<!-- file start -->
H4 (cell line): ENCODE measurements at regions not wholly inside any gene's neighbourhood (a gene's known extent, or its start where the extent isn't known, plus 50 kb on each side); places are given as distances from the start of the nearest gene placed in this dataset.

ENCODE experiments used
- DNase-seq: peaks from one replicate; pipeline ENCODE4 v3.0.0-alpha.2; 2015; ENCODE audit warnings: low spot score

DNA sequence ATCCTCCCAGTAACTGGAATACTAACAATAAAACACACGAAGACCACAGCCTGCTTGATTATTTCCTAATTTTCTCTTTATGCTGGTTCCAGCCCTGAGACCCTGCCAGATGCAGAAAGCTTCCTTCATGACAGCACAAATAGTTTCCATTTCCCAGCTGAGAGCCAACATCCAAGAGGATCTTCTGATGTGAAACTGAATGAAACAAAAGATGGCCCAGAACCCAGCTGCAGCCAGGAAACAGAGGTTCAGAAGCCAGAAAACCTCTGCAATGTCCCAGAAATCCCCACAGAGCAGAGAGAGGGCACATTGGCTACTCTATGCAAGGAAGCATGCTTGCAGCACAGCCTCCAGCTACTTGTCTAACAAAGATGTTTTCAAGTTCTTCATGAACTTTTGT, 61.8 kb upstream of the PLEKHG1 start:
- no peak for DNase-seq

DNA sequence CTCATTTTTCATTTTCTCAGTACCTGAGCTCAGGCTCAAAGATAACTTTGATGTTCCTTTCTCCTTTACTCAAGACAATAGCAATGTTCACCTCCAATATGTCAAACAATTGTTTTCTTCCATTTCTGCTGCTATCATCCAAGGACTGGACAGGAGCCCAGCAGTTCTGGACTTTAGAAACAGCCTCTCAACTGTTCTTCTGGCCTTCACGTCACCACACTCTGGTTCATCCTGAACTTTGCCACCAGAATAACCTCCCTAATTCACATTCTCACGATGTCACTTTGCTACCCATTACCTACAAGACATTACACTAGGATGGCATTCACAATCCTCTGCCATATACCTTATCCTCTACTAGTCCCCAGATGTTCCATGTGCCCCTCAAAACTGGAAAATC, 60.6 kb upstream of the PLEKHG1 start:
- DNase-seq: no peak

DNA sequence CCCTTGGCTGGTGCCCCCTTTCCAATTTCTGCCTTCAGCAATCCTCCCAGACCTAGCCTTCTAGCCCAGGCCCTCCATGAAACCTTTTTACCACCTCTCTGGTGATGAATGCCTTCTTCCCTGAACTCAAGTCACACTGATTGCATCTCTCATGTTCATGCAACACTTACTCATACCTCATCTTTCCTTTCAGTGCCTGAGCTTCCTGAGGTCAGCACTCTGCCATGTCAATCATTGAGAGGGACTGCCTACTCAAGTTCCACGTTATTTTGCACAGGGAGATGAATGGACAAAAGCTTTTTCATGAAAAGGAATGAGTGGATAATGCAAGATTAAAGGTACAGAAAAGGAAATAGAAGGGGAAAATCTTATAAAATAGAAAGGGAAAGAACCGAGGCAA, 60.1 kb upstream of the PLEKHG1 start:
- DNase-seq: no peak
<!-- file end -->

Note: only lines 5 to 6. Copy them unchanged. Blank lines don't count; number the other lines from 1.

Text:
- no peak for DNase-seq

DNA sequence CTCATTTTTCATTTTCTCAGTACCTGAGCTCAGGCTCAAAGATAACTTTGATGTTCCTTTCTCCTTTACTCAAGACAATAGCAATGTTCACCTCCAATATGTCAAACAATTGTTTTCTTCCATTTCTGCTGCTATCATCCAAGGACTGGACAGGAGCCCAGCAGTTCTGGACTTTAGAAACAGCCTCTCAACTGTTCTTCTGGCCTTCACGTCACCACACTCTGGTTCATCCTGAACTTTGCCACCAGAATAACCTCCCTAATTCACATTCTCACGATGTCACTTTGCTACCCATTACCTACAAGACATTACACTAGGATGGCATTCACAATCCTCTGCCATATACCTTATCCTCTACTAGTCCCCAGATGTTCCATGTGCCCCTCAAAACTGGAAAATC, 60.6 kb upstream of the PLEKHG1 start: